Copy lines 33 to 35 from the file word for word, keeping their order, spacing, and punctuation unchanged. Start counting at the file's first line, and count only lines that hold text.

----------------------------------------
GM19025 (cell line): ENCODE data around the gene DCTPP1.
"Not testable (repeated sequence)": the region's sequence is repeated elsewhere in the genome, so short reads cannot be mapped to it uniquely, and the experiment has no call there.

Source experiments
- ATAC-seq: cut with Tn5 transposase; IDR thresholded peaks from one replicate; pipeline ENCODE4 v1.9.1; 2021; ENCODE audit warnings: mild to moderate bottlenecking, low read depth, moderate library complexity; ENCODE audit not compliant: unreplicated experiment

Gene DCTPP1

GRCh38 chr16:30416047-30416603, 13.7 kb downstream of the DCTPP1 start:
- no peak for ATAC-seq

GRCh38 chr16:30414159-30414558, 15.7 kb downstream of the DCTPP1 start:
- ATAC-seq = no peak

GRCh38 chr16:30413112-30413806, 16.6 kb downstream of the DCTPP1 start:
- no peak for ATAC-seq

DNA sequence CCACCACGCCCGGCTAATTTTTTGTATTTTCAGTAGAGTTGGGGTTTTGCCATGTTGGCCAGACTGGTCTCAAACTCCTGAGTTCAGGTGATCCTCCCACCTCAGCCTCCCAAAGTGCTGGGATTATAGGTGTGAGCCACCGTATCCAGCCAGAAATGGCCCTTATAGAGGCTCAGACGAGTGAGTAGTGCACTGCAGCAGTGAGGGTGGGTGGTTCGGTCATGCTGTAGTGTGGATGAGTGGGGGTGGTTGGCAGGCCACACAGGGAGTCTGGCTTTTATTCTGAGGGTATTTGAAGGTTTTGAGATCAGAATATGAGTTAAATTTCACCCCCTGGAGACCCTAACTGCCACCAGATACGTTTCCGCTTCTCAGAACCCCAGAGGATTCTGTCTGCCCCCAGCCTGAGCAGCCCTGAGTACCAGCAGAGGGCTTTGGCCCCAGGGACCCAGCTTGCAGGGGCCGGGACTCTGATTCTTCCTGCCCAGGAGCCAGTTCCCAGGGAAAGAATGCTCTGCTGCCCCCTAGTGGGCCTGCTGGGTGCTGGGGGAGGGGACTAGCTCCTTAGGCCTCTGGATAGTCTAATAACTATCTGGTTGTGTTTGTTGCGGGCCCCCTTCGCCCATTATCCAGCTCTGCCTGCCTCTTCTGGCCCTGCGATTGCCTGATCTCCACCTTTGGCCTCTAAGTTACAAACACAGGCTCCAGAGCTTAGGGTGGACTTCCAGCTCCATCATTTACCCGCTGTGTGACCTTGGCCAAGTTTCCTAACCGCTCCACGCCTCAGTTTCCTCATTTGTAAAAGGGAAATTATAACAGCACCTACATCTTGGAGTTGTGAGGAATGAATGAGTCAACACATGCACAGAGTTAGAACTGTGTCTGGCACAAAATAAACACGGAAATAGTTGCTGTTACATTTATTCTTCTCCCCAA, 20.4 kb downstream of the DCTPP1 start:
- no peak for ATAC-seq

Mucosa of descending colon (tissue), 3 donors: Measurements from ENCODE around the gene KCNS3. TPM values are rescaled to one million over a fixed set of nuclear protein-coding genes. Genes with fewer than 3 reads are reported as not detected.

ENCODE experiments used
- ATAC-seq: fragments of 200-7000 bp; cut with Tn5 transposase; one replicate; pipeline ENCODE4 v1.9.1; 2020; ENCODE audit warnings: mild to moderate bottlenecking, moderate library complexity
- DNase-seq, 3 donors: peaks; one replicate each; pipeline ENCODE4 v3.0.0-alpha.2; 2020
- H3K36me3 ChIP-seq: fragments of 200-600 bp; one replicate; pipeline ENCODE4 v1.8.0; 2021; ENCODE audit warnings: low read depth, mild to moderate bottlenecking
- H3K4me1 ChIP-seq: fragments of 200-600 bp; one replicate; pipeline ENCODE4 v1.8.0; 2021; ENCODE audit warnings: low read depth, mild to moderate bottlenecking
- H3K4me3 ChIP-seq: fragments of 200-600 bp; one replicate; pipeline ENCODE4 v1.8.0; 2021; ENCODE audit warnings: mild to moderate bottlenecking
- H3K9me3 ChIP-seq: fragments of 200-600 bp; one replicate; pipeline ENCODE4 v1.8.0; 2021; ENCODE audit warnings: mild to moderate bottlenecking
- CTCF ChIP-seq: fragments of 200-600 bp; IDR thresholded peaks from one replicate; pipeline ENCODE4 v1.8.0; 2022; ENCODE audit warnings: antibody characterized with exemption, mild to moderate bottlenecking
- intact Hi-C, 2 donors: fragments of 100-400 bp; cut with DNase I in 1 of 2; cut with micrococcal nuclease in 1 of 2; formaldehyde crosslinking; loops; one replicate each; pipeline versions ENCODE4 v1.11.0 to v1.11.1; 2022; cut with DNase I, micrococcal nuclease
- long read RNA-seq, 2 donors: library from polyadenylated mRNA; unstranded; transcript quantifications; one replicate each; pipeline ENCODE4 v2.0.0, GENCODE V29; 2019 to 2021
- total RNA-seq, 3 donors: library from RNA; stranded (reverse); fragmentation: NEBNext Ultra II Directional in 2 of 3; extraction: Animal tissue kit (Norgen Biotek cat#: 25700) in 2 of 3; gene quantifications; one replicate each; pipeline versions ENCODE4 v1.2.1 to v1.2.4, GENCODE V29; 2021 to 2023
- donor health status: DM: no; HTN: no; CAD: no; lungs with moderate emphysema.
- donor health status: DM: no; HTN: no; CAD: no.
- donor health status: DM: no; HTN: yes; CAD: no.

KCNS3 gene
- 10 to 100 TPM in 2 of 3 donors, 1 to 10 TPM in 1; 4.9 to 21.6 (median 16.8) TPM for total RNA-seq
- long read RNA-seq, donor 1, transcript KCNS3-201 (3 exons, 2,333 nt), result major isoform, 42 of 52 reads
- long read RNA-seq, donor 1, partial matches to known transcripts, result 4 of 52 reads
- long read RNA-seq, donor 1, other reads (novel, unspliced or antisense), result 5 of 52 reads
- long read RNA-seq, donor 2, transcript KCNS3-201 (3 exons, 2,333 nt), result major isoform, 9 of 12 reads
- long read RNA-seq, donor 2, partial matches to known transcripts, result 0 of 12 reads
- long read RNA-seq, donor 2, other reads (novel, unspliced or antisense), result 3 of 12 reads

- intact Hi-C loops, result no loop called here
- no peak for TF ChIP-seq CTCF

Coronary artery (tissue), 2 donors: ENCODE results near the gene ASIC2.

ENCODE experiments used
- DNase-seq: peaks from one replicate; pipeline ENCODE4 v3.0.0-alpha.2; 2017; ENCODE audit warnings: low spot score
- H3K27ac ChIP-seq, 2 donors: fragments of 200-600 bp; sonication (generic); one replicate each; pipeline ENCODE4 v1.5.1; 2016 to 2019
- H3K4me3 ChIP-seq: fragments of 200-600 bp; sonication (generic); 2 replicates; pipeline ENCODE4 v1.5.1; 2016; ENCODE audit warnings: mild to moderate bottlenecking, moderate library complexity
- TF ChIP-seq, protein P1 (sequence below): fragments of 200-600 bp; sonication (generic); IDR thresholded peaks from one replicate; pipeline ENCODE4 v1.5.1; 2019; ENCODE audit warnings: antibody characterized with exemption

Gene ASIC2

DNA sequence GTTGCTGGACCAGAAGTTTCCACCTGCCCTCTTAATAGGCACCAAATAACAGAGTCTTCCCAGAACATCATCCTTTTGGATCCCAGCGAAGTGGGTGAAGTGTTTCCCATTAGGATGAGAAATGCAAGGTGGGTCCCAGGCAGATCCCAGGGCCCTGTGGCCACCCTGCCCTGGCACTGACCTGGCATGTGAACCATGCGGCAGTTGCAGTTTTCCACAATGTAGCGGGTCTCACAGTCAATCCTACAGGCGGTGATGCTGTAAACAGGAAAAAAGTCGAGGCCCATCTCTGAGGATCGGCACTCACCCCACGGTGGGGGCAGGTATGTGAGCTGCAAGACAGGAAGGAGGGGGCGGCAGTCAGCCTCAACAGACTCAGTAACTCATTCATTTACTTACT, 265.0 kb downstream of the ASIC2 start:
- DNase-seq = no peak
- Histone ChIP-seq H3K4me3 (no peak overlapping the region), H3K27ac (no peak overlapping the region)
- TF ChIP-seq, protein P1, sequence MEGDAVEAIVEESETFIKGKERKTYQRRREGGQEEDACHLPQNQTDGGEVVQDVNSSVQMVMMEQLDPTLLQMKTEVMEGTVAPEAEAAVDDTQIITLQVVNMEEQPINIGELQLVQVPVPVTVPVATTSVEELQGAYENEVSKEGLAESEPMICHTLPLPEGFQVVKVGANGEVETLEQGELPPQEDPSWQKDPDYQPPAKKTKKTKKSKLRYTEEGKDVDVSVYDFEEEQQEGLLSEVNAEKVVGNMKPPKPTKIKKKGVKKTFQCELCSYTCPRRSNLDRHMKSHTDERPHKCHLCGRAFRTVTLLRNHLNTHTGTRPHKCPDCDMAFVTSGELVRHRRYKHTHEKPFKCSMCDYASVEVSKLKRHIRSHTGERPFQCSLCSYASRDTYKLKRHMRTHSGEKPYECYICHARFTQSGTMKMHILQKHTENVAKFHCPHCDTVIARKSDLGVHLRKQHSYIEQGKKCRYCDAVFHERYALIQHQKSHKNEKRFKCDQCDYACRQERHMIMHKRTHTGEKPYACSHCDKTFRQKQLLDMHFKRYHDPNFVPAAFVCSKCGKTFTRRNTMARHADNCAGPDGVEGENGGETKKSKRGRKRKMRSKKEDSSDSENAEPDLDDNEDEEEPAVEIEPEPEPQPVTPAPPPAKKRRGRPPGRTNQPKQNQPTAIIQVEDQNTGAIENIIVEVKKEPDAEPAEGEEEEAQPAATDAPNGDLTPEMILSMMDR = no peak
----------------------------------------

- long read RNA-seq, donor 1, other reads (novel, unspliced or antisense), result 5 of 52 reads
- long read RNA-seq, donor 2, transcript KCNS3-201 (3 exons, 2,333 nt), result major isoform, 9 of 12 reads
- long read RNA-seq, donor 2, partial matches to known transcripts, result 0 of 12 reads